• Crises inevitably result with an intensified circulation of conspiracy theories and myths. Could you point out some myths that were prevalent in Croatia and Serbia during the Covid-19 pandemic?
This includes myths and conspiracy theories that are characteristic for many other countries as well. Conspiracy theorists developed ideas based on already existing theories and built them upon the assumption that there is an ongoing battle between good and evil in the world. Some of the most popular and widespread conspiracy theories include ideas about the fabrication of the number of deaths with the goal of population control, Covid-19 as a biological weapon created by the USA or China, a secret conspiracy of the pharmaceutical industry to gain more profit, or the conspiracy of the deep state, namely a group of people that rules a particular state or even the world against the will of ordinary people.
  • The War in Ukraine evokes memories of the 1990s Yugoslav Wars. The mobilization of memory, among other practices, can serve to promote various political agendas, facilitate community belonging, but also group antagonism. What are some of your observations related to the aforementioned?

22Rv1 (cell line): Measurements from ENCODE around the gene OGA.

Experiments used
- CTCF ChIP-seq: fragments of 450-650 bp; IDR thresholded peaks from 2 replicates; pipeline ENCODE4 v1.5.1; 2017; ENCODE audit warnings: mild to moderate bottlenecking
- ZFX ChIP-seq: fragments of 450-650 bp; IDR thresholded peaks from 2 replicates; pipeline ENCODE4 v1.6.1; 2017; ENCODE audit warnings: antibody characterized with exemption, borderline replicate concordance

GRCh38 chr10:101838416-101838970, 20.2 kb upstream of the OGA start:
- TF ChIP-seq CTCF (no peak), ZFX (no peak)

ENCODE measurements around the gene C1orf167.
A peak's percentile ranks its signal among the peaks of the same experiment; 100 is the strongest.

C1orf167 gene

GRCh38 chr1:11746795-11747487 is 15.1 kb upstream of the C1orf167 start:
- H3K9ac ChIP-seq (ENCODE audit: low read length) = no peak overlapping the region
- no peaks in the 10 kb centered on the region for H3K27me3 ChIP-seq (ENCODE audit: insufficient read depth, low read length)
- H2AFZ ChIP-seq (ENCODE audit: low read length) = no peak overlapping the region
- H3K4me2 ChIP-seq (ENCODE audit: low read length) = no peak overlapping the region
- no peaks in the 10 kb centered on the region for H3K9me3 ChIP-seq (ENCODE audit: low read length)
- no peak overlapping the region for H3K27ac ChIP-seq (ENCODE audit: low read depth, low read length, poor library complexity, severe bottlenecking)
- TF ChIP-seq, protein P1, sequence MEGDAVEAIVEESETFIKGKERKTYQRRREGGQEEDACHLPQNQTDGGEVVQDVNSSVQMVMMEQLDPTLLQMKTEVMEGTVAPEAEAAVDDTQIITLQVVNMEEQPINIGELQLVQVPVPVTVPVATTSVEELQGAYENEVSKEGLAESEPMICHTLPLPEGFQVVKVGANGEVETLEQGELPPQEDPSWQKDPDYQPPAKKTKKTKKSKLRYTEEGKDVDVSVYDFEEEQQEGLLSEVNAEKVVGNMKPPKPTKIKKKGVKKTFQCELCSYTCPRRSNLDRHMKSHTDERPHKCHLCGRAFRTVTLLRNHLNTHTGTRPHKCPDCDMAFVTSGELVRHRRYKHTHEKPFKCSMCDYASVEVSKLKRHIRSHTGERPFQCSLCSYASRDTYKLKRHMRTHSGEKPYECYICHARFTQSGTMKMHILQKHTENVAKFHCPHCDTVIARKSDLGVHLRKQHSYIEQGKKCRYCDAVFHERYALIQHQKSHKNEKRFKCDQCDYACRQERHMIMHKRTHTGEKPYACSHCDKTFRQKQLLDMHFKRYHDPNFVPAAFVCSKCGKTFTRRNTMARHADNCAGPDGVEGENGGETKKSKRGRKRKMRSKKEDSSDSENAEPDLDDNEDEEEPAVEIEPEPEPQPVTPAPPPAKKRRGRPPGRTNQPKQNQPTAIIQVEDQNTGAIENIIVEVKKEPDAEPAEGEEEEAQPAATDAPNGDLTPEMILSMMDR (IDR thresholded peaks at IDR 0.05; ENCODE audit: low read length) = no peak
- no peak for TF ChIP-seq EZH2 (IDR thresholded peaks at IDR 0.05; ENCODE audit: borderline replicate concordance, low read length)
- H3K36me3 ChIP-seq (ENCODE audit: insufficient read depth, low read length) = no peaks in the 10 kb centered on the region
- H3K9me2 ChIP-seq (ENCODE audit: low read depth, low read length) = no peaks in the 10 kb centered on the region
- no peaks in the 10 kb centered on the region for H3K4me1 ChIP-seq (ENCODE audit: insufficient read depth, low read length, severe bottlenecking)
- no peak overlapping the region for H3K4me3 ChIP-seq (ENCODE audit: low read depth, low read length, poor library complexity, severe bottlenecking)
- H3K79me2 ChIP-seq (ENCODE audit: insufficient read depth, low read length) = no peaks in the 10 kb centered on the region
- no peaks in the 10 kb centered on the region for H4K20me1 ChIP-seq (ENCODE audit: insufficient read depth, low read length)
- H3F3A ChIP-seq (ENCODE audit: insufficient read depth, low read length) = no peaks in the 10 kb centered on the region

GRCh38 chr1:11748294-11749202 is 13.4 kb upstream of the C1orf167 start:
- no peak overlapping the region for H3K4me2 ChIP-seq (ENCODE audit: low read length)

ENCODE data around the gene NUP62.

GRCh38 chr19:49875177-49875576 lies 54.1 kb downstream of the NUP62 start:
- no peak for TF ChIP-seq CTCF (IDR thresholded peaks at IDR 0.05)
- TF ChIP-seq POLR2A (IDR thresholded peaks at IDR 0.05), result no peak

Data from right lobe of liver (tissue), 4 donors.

To date, analysts and scholars have discussed comparisons and similarities between Serbia’s Milošević and Russia’s Putin, ethnic cleansing, mass exodus, destruction, and the creation of ethnically homogenous states after the collapse of socialism. Other related issues they brought to attention included the rise of extremist organizations and paramilitary forces, as well as the catastrophic transition that led to mass poverty and the enrichment of solely a small part of the population, as well as the lack of initiative on both the Croatian and Serbian side to solve issues by means of political dialogue. The latter aspect was present already before the 1990s Yugoslav Wars and largely led to the wars to begin with. Currently, as the Russian invasion continues and war crimes occur on a daily basis, it is even harder to talk about peace negotiations, let alone reconciliation processes and the politics of regional stability. The Russian invasion of Ukraine is witnessing the loss of tens of thousands of lives, while various propaganda efforts strengthen patriotism by demonizing the other side. Once the war ends, a lot of time will be necessary to heal at least some wounds to the extent that it is possible. Meanwhile, politicians who somehow profit from polarization and group antagonism will attempt to prevent this. The aforementioned dynamic very much reminds of the 1990s Yugoslav Wars, but also of the hatred that is continuously provoked by extremists in the region. My modest contribution to the observations related to comparisons between the War in Ukraine and the Wars in Yugoslavia arise precisely from current research that deals with heroization processes in Europe. During wars, there is always a need to create heroes. Accordingly, and since every side wants more space for their heroes in history, they do so by drawing comparisons from local history, but also from European or world history. I have dedicated my current research to the demonstration of Sparta and the Spartiate as the universal, operational, and state-forming model that was used for processes of heroization in the Old Continent. For example, the deaths and conscious self-sacrifice of 300 full-fledged citizens of Sparta in the Battle of Thermopylae in a defensive war against a vastly more powerful conqueror present maybe the most ideal pattern for the heroization of warriors in Europe. Sparta carried a significant role in the development of European identity, providing it with courage, self-sacrifice, a fighting spirit, and the readiness to lay down one’s life for the sake of ideals that were considered relevant for the state and the way of life.  In the cultural memory of modern Europe, the heroization of members of one’s community and their comparison to the Spartiate from Thermopylae is a common topic. In the last 200 years, Sparta was primarily heroized by Prussia and Nazi Germany. In its history, Poland has named even six of its own Thermopylae, while Serbs, Croats, and Ukrainians are no exception. In Serbia’s past, this was the Battle at Čokešina from the First Serbian Uprising, in Croatia’s past it was the defense of Siget. In more recent history, Serbia’s Thermopylae was the 1999 Battle of Košare, and Croatia’s the defense of the city of Vukovar. Ukrainians have been fighting against the Russian invasion for months and they have also declared Thermopylae of their own. Specifically, the defense of Mariupol has been referred to as such in both Ukrainian as well as international media, and by politicians. The defenders from Azovstal have been referred to as 300 Spartiates. The presence of the Spartiate in European history served as a basis for the development of a moral base for community survival during challenging times. Heroic narratives are an important educational means for the facilitation of desired messages in a community, but also for the reinforcement of solidarity and motivation. In modern history, Sparta has been utilized in order to glorify heroic battles and heroic deaths. Its use in processes of heroization has contributed to the strengthening of narratives that hinder a critical view of the alleged significance of an individual or event from the past. Rather, those processes result with setting a particular hero on a pedestal without questioning their role.